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The rigid bar AC is supported by two axial bars

  1. Feb 23, 2015 #1
    1. The problem statement, all variables and given/known data
    The rigid bar AC is supported by two axial bars (1) and (2). Both axial bars are made of bronze [E = 100 GPa; α = 18 × 10−6 mm/mm/°C]. The cross-sectional area of bar (1) is A1= 211 mm2 and the cross-sectional area of bar (2) is A2 = 303 mm2. After load P has been applied and the temperature of the entire assembly has increased by 21°C, the total strain in bar (2) is measured as 1210 με (elongation). Determine:
    (a) the magnitude of load P.
    (b) the vertical displacement of pin A.


    2. Relevant equations

    εT = αΔT
    εσ = εtotal - εT
    σ = Eε
    σ = F/A

    3. The attempt at a solution

    I started by using the first equation and getting the strain caused by temp change in bar (2) → (18x10-6)(21) = 0.000378
    Then, I plugged that result into the second equation to get strain caused by normal stress in bar (2) → 0.00121 - 0.000378 = 0.00032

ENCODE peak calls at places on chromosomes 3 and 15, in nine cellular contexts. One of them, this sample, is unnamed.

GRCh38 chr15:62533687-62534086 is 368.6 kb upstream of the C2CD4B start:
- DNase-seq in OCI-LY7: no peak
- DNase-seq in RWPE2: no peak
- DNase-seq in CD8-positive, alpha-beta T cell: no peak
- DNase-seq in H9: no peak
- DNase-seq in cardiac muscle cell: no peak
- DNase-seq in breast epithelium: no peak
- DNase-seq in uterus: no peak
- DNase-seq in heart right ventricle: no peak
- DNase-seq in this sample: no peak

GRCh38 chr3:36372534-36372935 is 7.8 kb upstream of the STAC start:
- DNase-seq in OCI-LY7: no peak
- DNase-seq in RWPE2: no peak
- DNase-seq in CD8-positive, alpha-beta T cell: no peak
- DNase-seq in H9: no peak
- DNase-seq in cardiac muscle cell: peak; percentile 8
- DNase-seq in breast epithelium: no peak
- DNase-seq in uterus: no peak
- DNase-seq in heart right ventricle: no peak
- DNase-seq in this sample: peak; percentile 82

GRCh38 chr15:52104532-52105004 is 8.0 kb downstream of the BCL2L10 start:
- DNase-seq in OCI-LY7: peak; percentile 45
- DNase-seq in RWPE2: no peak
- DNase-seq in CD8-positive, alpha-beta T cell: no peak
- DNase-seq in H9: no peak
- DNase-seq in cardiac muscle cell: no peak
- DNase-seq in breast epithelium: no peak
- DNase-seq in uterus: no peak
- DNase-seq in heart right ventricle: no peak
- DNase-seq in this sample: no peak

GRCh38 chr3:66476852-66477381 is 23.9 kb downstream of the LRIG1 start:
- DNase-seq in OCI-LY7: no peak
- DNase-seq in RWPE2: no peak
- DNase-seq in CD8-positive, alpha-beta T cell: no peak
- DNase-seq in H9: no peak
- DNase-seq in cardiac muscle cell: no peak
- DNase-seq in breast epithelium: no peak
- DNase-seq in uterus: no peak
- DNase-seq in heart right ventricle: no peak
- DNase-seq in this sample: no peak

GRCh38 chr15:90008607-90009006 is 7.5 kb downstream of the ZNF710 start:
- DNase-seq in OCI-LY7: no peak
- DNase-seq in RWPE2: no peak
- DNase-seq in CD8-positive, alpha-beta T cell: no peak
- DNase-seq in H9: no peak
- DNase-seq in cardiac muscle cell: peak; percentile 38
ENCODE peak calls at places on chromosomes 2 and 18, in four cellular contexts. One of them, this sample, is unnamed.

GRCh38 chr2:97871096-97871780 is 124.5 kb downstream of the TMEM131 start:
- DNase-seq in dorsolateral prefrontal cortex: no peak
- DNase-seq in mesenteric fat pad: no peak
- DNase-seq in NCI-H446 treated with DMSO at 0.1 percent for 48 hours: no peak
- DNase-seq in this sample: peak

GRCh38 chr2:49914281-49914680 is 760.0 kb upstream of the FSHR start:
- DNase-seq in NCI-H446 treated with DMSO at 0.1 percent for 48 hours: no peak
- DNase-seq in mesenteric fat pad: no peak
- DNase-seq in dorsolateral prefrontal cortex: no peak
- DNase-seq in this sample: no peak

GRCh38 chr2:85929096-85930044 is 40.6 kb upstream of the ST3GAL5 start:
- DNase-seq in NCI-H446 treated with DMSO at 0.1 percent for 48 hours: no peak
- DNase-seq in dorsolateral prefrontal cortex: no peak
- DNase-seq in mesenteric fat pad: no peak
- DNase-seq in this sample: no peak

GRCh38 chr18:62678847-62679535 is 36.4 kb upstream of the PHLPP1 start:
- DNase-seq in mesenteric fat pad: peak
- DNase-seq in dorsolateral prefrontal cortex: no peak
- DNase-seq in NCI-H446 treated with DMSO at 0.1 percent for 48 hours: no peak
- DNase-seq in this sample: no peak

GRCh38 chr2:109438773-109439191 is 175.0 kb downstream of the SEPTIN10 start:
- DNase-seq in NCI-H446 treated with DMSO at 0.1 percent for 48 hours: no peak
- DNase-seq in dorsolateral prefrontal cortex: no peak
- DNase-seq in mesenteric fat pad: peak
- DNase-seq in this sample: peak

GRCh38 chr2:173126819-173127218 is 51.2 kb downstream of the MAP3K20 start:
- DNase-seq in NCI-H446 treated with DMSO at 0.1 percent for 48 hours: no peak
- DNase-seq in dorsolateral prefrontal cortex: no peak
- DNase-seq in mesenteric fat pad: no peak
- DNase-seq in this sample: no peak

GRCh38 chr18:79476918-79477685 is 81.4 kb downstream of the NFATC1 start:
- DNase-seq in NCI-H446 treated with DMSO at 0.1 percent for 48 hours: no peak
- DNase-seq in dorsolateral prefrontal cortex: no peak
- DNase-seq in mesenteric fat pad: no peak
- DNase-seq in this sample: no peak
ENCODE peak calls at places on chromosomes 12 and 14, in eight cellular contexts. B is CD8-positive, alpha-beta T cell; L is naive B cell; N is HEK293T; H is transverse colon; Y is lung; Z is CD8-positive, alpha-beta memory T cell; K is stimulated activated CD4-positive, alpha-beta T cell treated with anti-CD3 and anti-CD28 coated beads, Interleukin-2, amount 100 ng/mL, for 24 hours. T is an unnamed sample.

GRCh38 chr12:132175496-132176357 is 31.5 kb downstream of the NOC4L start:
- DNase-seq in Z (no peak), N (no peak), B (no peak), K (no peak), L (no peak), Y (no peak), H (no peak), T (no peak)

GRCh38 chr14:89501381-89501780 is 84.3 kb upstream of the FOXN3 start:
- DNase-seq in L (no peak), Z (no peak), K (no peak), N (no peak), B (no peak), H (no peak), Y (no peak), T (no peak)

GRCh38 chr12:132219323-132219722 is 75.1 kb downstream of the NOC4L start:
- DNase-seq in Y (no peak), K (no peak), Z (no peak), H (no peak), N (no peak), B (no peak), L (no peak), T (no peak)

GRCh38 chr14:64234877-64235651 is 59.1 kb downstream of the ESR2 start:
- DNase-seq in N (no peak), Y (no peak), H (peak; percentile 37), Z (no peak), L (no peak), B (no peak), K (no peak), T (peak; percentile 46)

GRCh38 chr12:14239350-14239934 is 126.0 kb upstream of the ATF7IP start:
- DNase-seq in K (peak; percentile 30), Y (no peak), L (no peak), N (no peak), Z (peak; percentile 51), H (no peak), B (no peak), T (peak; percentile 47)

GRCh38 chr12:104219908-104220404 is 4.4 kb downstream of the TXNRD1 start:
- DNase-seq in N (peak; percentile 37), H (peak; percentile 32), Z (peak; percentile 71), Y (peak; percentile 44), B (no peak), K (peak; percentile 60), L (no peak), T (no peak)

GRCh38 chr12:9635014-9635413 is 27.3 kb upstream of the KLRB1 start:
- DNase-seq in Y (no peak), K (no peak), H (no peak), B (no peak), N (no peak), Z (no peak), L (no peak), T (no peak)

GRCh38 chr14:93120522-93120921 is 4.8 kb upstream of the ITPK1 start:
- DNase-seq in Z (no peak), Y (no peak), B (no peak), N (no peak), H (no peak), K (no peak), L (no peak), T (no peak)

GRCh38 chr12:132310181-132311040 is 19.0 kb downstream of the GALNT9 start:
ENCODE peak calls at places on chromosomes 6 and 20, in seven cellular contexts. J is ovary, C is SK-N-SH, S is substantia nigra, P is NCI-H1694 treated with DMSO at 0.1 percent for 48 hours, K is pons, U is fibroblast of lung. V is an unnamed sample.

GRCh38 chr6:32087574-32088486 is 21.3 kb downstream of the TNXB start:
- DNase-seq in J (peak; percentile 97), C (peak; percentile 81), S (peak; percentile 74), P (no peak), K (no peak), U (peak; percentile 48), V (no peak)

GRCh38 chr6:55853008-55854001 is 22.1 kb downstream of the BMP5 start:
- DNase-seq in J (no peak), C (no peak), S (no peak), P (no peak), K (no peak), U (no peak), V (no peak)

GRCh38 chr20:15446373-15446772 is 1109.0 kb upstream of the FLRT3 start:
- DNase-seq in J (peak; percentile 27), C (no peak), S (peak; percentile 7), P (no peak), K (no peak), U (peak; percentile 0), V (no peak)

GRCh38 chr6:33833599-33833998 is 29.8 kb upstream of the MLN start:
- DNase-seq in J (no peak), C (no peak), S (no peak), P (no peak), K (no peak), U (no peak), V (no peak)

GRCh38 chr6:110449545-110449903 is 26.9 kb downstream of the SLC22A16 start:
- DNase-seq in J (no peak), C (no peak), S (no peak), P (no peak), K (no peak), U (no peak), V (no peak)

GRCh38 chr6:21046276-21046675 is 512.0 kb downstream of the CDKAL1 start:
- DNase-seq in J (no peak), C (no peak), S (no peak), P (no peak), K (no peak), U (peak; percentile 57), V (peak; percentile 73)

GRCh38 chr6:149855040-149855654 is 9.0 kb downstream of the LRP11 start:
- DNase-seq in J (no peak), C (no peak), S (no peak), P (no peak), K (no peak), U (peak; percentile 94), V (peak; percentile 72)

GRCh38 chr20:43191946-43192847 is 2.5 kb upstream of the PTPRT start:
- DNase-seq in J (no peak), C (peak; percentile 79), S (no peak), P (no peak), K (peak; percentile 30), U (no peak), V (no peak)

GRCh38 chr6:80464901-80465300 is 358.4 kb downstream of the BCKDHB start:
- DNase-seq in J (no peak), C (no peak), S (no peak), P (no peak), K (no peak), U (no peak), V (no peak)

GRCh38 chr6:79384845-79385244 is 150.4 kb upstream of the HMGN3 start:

I plugged this result into the third equation to get the stress in bar (2) → (0.00032)(100) = 0.032 GPa = 32 MPa
    Then I plugged this into the fourth equation to solve for the force F2 → (32 N/mm2)(303 mm2) = 6752 N

    To find P, I used the moment about point A → -480P - (9696)(1210) = 0 ⇒ P = 24442 N = 24.4 kN

    My answer was incorrect, and I really have no idea what to do.

    As for part b), I'm not really sure where to begin.
    Any help would be appreciated, I really struggle at FBD's and correctly labelling moments and forces so if I could see one for this problem it would be a big help :smile:
  2. jcsd
  3. Feb 24, 2015 #2
    When you took moments about point A, what was your sign convention?
  4. Feb 24, 2015 #3
    I took ccw as negative and cw as positive. Moments are not my forte so I'm pretty sure I'm doing something wrong here.
  5. Feb 24, 2015 #4
    OK, can you explain then how you determined the signs in your last equation? A free body diagram might help as well.

    I think you made a simple arithmetic mistake in step 4 but seem to have corrected for it in the last equation.

    Check your arithmetic in the 2nd step.
    Last edited: Feb 24, 2015
  6. Feb 25, 2015 #5
    Yeah I re did my calculations and it turns out I wrote down the wrong number o0).
    I solved it, thanks for your help!
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